Learn why end-to-end-encryption is important

This is welcome news, but even where E2EE is used to secure the contents of your data, you should be aware that Apple collects a great deal of metadata (the how, where, when, and who) through its apps

At the time of publication, Advanced Data Protection is available in the US “and will start rolling out to the rest of the world in early 2023”. Even where available, Apple may not allow you to immediately enable Advanced Data Protection on newly registered iPhones because  “this wait time helps to protect your account and data”. 

If you can, you absolutely should enable it by going to Settings → [Your name] →iCloudAdvanced Data ProtectionTurn On Advanced Data Protection.

However, a better option is to use third party apps that genuinely respect your privacy in a way that Apple promises to, but often fails to live up to its marketing. 

Proton Mail

Proton Mail is a secure email service based in privacy-friendly Switzerland. All emails sent between Proton Mail users are automatically E2EE encrypted and you can send E2EE emails to non-Proton users using our password protection feature or the OpenPGP encryption standard. 

Even if you don’t use E2EE for external users, all emails are stored on our servers using zero-access encryption. They are encrypted using your public key and can only be decrypted using your private key, so no-one else but you can access them (including us). 

Learn how encrypted email works

As with Proton VPN, Proton Mail is 100% free, with advanced features available if you upgrade to a Proton Mail Plus plan. 

Proton Mail will never use your metadata for advertising purposes, and unlike with Apple Contacts, all contacts in Proton Mail are fully end-to-end encrypted. 

Instant messaging

With Advanced Data Protection, Messages stored in iCloud are set to become E2EE, but Apple still uses metadata from its Messenger app for advertising purposes. Fortunately, there are some great open source messaging apps for iOS that genuinely respect your privacy out there.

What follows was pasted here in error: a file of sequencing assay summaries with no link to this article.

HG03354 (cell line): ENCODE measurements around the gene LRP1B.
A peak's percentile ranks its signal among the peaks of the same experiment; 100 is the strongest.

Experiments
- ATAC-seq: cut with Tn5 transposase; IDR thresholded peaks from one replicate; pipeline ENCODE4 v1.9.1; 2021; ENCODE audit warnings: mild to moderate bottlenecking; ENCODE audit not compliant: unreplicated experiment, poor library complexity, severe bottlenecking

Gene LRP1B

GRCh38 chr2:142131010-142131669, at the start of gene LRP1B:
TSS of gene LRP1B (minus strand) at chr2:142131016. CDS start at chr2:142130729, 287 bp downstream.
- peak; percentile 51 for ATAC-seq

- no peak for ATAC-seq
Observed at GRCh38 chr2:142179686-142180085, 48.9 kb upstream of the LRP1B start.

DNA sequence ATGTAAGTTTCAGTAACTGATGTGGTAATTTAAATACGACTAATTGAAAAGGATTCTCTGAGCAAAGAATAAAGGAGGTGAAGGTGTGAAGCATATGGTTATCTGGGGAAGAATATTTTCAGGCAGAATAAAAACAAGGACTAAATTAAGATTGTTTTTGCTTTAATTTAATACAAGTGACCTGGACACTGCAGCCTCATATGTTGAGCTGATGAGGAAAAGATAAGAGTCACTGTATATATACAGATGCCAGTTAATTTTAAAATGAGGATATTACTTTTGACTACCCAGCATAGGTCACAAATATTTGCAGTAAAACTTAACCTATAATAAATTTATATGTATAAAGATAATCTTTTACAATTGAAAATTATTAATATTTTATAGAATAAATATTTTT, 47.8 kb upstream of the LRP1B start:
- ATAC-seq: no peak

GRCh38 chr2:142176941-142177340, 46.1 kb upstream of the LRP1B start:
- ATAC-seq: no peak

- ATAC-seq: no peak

Password Manager

Again, there are some great open source and privacy-focused alternatives to iCloud Passwords and Keychain

Once you’ve installed a third-party password manager app on your iPhone, you can set iOS to use it as the default password manager for auto-filling login details. To do this, go to SettingsPasswordsPassword Options and select your new password manager from the list.

Change your default password manager

To ensure iOS doesn’t store autofilled passwords to iCloud anyway, go to Settings → [Your name] →iCloudPassword and Keychain and toggle the Sync this iPhone switch off.

Disable Sync this iPhone

Proton Drive

Proton Drive makes an excellent privacy-first alternative to iCloud. Files uploaded using the audited open source Proton Drive app for iOS are end-to-end encrypted and can be easily shared with a simple URL. 

Proton Drive for iOS

Proton Calendar

Again Proton offers a privacy-friendly alternative to the iCalendar app. Proton Calendar for iOS keeps your sensitive information end-to-end encrypted, so only you can access it. 

Manage your schedule across devices and apps, manage invitations without leaving your Proton Mail inbox, and quickly add events received by email, such as flights, meetings, or concerts.

Proton Calendar is available for free to everyone with a Proton VPN, Proton Mail, or Proton Drive account (including free ones). 

Final thoughts

iPhones are more secure than Android phones, but there are many things you can do to tighten up the security settings on yours. 

You should also always keep in mind that Apple’s expansive privacy claims are often more to do with canny marketing than any real concern for your privacy. Fortunately, you are under no obligation to stick to Apple’s apps on your iPhone. 

Starting with ProPrivacy and now Proton, Douglas has worked for many years as a technology writer. During this time, he has established himself as a thought leader specializing in online privacy. He has been quoted by the BBC News, national newspapers such as The Independent, The Telegraph, and The Daily Mail, and by international technology publications such as Ars Technica, CNET, and LinuxInsider. Douglas was invited by the EFF to help host a livestream session in support of net neutrality. At Proton, Douglas continues to explore his passion for privacy and all things VPN.